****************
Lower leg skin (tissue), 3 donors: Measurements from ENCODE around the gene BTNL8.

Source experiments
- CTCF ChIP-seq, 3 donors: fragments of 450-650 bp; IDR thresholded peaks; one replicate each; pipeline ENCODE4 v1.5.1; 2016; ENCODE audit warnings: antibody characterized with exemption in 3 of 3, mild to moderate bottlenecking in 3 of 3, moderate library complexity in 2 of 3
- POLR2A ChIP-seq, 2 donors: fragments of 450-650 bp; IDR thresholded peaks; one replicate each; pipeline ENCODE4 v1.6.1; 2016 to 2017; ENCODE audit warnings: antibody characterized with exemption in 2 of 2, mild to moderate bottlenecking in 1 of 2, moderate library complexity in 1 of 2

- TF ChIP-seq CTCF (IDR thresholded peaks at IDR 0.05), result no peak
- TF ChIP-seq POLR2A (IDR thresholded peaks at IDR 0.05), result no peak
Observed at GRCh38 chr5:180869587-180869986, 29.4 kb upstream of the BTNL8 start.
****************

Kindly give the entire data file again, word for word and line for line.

Lower leg skin (tissue), 3 donors: Measurements from ENCODE around the gene BTNL8.

Source experiments
- CTCF ChIP-seq, 3 donors: fragments of 450-650 bp; IDR thresholded peaks; one replicate each; pipeline ENCODE4 v1.5.1; 2016; ENCODE audit warnings: antibody characterized with exemption in 3 of 3, mild to moderate bottlenecking in 3 of 3, moderate library complexity in 2 of 3
- POLR2A ChIP-seq, 2 donors: fragments of 450-650 bp; IDR thresholded peaks; one replicate each; pipeline ENCODE4 v1.6.1; 2016 to 2017; ENCODE audit warnings: antibody characterized with exemption in 2 of 2, mild to moderate bottlenecking in 1 of 2, moderate library complexity in 1 of 2

- TF ChIP-seq CTCF (IDR thresholded peaks at IDR 0.05), result no peak
- TF ChIP-seq POLR2A (IDR thresholded peaks at IDR 0.05), result no peak
Observed at GRCh38 chr5:180869587-180869986, 29.4 kb upstream of the BTNL8 start.